Our 25th anniversary is an important opportunity to reflect on the history of our Foundation which has raised over $30 million for the Library. While this figure is impressive in itself, it is also important to acknowledge the tremendous contribution the Foundation has made to the profile of the State Library as a landmark cultural institution, nationally and internationally.
The constitution of the State Library of NSW Foundation was signed in June 1989. This was a critical time in the history of the nation, and of the Library. It was the era of the bicentenary of European settlement, and the new Macquarie Street wing had been opened by Her Majesty Queen Elizabeth II in May 1988. The Library’s unique national collections held a special place in the bicentennial celebrations and were featured in the major exhibition The Coming of the Strangers.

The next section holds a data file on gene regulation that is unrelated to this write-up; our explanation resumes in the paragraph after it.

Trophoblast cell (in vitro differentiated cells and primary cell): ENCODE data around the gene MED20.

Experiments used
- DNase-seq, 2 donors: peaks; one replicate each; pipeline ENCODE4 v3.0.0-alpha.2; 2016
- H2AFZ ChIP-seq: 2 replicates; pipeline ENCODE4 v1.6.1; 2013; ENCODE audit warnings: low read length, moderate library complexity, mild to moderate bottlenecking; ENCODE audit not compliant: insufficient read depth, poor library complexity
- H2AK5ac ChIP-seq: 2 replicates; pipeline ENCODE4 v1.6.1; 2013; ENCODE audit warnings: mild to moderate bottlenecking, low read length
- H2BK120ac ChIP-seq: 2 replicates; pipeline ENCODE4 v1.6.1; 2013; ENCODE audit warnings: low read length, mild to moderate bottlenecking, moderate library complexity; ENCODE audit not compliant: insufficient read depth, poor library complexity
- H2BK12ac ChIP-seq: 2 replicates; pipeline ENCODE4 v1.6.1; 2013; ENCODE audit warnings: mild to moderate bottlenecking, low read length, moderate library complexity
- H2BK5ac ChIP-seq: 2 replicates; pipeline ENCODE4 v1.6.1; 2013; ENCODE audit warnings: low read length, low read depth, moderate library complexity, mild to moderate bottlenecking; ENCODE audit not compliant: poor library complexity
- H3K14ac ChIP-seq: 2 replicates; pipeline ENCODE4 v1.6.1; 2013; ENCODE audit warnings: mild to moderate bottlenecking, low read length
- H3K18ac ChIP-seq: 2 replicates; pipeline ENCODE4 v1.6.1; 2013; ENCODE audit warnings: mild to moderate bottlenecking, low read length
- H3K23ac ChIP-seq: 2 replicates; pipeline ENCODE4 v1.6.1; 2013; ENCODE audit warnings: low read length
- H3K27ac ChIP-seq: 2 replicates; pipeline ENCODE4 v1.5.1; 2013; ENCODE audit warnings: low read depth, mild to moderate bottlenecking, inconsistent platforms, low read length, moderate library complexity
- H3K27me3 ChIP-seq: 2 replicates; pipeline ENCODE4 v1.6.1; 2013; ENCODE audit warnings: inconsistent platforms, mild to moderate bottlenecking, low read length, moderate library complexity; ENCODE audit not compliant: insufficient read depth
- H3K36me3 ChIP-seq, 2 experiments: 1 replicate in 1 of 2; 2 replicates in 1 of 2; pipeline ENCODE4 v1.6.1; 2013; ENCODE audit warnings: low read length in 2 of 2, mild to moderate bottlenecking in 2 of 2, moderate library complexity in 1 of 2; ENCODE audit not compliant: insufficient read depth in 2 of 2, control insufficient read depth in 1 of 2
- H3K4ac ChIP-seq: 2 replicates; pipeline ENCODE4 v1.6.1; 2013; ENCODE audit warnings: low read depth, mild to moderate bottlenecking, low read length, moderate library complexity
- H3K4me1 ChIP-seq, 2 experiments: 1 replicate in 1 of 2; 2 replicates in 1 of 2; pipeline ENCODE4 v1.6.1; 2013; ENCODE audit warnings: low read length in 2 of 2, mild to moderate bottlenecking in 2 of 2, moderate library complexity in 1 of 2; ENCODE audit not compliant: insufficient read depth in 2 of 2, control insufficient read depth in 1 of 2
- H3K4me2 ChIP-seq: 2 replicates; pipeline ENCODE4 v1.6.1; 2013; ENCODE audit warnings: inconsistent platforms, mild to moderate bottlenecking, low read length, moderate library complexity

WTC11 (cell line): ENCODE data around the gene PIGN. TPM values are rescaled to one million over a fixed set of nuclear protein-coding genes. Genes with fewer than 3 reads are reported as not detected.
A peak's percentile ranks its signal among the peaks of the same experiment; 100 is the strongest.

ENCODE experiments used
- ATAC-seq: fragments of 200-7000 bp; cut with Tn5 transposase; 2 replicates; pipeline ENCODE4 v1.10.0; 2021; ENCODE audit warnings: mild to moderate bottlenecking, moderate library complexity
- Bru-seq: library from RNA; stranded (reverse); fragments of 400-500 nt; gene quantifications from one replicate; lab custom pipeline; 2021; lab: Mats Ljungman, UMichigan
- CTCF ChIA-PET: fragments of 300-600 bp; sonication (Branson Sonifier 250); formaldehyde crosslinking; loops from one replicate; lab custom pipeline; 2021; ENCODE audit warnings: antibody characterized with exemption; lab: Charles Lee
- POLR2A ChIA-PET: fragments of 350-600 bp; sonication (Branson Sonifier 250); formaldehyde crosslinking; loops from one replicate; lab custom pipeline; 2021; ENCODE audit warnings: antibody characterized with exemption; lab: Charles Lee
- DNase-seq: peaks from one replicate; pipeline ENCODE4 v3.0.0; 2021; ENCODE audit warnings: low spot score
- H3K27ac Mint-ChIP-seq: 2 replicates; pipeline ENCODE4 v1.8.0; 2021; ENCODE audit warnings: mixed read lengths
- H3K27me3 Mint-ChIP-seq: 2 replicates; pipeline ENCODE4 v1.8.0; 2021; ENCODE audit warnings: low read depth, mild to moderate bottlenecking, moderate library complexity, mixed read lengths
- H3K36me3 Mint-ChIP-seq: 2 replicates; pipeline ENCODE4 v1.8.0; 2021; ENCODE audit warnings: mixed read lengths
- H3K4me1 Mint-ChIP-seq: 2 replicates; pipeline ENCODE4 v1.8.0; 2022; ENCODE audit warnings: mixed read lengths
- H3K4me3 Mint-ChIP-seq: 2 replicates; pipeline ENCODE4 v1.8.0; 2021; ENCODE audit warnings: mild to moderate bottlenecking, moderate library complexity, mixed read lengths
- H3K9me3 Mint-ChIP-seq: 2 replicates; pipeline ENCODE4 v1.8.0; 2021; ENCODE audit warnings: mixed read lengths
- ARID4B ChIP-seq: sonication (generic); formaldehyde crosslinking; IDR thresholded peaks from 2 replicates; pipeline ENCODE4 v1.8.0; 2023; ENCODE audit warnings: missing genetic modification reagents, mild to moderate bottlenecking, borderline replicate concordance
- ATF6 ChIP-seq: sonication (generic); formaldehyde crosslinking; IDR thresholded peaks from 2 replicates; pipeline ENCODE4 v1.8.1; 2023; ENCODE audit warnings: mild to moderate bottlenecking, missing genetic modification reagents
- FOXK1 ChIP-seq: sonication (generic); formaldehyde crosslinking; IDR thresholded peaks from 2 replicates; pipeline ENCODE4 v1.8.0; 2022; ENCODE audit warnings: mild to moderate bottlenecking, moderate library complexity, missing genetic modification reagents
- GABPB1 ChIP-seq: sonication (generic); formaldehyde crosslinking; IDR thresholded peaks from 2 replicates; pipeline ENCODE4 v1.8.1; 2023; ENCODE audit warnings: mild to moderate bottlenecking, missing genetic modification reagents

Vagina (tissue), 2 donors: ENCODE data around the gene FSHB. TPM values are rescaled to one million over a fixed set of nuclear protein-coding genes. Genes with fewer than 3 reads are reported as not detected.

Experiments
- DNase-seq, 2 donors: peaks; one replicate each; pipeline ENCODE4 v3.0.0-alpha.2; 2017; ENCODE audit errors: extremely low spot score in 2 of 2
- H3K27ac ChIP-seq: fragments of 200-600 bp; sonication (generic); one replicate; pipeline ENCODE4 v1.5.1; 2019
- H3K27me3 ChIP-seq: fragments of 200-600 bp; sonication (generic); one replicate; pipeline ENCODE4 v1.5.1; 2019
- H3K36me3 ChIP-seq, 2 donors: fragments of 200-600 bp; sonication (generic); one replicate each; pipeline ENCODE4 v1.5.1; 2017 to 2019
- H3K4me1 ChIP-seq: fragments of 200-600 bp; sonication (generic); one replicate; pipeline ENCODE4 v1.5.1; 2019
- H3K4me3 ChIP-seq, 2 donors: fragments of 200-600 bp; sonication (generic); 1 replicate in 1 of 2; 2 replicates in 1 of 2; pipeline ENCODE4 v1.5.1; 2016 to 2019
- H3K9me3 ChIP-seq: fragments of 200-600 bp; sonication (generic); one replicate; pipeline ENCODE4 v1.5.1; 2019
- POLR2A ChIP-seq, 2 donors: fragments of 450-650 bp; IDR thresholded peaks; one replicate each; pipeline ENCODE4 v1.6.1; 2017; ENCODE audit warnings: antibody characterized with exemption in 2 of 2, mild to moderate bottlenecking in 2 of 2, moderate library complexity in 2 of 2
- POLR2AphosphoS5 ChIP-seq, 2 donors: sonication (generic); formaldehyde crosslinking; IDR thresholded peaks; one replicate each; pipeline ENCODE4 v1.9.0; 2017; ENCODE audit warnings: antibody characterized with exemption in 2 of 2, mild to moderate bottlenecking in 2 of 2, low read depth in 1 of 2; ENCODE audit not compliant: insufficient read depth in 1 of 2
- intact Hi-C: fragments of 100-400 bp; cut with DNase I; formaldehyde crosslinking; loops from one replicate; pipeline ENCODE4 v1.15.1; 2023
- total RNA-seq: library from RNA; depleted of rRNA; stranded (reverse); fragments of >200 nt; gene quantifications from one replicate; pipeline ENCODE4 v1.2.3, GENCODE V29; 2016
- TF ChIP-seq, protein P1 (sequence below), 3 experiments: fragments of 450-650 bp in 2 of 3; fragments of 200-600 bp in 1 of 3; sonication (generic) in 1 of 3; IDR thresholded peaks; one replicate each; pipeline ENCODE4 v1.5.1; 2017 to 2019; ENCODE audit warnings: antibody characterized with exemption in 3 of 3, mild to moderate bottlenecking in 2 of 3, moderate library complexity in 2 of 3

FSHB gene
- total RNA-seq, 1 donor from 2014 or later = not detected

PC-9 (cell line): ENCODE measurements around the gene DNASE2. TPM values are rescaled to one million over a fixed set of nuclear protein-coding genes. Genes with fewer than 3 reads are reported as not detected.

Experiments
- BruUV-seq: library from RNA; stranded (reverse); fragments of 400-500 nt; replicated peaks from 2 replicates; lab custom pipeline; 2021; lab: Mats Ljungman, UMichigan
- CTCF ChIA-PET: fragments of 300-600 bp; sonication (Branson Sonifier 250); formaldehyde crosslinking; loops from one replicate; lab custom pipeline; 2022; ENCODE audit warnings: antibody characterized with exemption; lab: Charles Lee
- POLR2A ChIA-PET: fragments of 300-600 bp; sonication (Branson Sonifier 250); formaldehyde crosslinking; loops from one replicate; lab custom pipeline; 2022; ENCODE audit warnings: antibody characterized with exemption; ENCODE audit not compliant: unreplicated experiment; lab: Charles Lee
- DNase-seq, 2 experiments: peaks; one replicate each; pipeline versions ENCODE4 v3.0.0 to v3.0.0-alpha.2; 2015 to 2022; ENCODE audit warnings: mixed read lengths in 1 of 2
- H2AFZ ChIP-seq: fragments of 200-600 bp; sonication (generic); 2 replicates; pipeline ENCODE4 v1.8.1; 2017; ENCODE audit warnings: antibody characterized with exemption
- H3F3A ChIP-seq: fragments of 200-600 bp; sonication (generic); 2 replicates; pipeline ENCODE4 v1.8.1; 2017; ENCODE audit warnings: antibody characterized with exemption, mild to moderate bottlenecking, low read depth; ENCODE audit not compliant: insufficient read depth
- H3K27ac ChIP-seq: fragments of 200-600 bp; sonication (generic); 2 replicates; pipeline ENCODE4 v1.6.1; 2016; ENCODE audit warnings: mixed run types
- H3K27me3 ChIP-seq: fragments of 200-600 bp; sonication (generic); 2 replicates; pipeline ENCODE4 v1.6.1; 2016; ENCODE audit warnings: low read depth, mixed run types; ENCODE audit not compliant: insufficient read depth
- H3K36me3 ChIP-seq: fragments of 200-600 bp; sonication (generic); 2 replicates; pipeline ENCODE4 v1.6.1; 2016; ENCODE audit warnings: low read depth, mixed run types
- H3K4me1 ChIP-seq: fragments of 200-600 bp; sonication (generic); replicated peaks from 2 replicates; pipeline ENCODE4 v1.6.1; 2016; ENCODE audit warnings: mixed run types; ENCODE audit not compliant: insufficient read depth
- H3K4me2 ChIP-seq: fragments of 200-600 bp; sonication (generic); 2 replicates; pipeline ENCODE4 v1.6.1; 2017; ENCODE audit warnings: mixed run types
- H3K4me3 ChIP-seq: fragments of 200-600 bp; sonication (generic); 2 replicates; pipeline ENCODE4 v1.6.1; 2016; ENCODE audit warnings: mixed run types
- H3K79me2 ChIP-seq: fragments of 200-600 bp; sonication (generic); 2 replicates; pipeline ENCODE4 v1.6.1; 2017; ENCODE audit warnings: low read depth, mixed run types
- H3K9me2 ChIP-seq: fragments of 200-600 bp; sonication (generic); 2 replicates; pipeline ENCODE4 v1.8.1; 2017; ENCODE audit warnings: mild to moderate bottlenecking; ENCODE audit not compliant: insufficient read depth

Led by the energetic inaugural chairman Jim Bain AM (1989–1994), newly appointed State Librarian Alison Crook AO, and President of the State Library Council Dr Mark Hertzberg AO (1986–1989), a distinguished group of Foundation directors — among them Rowena Danziger AM, David Gonski AC and David Sherbon — set the ambitious aim of raising a capital sum of $10 million over five years. By the end of 1989, the first year of the campaign, over $2 million had been raised with major contributions from Esso Australia, McDonald’s, Coles Myer, Wattyl, NCR Australia, Dalgety Holdings and the Bruce and Joy Reid Foundation.
So began one of the most vibrant and successful Foundation models of business and private partnerships in the NSW cultural sector. The Foundation contributed to making the State Library more outward-looking and socially aware. It also transformed its potential for acquiring new material. This model was successfully continued by subsequent chairs: the late Ian Angus OAM (1996–1998), Belinda Hutchinson AM (1998–2006), Rob Thomas AM (2007–2011) and currently Peter Crossing.
Over the past 25 years, the Foundation’s greatest legacy has been in acquiring, conserving, exhibiting and digitising the significant collections of the State Library.